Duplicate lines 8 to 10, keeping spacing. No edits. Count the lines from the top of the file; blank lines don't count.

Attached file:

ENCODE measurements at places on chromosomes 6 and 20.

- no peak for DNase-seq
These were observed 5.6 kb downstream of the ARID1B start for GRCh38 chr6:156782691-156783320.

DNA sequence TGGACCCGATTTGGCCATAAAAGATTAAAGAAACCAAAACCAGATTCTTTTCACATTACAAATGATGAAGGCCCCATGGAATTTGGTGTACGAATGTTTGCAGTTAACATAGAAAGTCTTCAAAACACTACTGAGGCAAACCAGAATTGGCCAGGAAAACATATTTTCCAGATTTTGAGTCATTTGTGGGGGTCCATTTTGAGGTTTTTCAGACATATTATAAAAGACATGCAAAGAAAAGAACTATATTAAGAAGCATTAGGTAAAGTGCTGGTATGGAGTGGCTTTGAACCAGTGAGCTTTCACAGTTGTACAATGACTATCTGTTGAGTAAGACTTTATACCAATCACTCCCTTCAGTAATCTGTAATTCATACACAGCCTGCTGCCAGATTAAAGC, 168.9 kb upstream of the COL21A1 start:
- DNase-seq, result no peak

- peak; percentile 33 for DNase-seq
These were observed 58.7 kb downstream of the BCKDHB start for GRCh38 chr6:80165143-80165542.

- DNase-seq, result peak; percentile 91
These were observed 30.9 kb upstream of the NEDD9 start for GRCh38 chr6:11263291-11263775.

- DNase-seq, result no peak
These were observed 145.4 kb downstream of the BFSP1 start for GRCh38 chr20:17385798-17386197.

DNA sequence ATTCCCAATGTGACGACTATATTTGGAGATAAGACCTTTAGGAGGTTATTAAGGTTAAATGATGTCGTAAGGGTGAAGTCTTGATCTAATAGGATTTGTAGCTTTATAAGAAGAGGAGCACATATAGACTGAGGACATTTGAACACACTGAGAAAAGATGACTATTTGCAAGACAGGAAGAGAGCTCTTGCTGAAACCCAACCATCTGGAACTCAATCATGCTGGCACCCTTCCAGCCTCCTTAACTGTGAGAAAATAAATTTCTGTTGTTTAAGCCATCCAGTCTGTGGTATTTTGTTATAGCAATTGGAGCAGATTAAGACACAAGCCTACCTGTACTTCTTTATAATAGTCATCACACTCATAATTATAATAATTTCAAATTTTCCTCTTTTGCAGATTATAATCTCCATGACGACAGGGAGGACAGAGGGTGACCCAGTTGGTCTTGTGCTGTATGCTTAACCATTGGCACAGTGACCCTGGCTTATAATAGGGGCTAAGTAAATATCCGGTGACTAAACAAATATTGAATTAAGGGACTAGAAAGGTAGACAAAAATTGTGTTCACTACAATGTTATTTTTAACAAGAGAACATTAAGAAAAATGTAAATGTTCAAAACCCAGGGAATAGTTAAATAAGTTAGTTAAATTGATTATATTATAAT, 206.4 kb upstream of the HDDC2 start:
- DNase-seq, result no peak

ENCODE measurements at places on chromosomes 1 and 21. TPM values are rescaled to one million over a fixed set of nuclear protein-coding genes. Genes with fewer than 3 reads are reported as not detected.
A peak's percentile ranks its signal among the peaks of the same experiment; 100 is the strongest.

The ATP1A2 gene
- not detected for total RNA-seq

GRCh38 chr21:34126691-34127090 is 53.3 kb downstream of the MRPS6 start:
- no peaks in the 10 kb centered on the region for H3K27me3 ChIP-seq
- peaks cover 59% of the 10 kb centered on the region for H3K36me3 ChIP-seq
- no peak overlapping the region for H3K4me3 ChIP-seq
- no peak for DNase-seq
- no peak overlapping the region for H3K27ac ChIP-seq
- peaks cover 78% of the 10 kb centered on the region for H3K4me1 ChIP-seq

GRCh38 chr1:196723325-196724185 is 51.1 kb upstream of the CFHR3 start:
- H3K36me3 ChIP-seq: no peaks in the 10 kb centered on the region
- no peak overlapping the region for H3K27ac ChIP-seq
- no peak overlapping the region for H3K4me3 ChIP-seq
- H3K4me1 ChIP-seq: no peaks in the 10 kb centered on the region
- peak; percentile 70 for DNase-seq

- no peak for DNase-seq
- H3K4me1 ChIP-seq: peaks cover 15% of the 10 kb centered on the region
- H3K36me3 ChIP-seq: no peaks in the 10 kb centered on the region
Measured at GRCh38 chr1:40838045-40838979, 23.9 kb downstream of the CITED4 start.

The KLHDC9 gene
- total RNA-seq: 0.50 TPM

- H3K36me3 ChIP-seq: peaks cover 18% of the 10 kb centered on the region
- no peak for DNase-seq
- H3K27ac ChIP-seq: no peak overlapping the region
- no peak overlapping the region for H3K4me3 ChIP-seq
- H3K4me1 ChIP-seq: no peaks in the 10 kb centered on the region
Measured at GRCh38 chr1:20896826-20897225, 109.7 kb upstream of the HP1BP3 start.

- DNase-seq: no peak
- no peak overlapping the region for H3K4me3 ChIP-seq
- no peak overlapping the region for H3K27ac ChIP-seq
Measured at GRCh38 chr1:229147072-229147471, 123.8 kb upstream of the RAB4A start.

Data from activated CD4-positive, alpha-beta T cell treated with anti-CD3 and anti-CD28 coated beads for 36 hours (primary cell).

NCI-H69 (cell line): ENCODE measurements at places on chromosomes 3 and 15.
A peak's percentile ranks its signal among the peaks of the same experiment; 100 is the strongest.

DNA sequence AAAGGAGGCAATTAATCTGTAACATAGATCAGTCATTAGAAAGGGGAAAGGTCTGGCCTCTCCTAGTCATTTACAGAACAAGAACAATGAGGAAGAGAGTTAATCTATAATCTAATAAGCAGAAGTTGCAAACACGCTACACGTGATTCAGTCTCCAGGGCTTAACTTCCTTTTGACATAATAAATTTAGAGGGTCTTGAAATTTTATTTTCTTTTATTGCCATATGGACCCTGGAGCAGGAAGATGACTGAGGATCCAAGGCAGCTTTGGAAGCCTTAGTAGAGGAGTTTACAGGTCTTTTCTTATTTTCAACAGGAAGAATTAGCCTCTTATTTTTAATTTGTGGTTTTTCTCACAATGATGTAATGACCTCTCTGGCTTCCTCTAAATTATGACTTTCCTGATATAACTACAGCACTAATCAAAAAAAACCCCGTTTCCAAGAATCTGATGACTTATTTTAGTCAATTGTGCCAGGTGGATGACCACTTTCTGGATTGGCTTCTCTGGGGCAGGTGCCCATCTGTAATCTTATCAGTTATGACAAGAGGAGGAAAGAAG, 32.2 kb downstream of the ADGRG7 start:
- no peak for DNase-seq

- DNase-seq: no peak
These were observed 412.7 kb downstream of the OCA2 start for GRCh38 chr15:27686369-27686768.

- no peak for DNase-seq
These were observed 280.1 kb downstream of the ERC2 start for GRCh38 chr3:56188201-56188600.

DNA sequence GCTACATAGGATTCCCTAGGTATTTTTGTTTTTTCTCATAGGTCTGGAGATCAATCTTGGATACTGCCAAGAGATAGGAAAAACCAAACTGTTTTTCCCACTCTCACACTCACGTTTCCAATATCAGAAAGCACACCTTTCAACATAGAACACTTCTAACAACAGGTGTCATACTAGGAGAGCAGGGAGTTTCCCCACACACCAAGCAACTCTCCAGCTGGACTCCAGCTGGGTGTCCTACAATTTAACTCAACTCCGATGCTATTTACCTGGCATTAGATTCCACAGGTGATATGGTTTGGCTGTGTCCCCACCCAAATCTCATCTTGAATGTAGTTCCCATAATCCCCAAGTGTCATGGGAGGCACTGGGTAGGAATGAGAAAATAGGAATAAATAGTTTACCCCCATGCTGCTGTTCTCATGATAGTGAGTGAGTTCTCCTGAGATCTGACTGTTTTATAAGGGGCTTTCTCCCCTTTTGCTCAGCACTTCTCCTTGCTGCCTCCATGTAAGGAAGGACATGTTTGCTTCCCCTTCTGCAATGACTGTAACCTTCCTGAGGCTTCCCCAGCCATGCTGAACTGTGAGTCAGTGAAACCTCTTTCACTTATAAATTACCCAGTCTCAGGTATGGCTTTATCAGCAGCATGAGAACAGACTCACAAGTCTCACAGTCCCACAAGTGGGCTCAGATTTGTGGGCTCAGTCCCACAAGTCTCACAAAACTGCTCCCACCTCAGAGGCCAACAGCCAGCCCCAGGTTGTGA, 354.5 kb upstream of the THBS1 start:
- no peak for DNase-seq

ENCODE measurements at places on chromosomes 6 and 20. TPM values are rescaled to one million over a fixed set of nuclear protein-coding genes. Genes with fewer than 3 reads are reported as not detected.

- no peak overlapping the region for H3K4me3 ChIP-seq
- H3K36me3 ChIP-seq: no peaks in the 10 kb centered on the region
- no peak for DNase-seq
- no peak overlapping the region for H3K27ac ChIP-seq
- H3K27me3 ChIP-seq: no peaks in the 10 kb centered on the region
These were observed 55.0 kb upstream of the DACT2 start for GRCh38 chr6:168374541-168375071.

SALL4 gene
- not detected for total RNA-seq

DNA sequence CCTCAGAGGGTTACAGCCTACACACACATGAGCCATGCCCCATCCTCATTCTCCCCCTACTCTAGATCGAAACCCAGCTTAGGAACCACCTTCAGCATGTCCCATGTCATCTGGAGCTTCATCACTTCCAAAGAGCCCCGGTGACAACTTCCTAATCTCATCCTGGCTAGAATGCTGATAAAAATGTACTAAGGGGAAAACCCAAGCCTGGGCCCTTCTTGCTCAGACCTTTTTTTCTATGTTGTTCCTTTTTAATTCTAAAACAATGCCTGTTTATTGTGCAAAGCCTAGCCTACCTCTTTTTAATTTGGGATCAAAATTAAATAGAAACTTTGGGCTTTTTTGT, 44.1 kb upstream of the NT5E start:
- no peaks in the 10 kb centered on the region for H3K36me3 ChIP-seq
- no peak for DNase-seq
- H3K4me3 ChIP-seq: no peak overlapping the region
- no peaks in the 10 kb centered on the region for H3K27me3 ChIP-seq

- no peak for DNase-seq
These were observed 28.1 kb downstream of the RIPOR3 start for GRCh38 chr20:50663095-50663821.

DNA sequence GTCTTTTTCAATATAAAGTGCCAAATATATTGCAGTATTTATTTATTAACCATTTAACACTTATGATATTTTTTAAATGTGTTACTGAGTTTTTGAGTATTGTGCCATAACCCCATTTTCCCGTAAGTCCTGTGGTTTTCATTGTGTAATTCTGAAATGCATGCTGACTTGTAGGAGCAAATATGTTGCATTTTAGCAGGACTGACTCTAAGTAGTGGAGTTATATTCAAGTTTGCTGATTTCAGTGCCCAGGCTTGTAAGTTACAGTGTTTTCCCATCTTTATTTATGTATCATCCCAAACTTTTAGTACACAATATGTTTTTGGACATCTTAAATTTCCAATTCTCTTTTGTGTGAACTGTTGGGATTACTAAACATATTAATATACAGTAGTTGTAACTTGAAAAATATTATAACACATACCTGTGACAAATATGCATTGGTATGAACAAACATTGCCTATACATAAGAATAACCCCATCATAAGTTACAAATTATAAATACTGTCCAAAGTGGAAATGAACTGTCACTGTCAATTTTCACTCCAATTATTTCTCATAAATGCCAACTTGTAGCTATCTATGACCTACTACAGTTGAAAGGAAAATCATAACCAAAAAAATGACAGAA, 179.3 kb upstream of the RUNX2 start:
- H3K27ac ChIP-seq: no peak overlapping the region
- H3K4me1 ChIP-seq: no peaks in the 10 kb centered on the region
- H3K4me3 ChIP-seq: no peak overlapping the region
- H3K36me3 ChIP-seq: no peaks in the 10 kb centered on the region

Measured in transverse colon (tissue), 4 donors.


- DNase-seq, result peak; percentile 91
These were observed 30.9 kb upstream of the NEDD9 start for GRCh38 chr6:11263291-11263775.

- DNase-seq, result no peak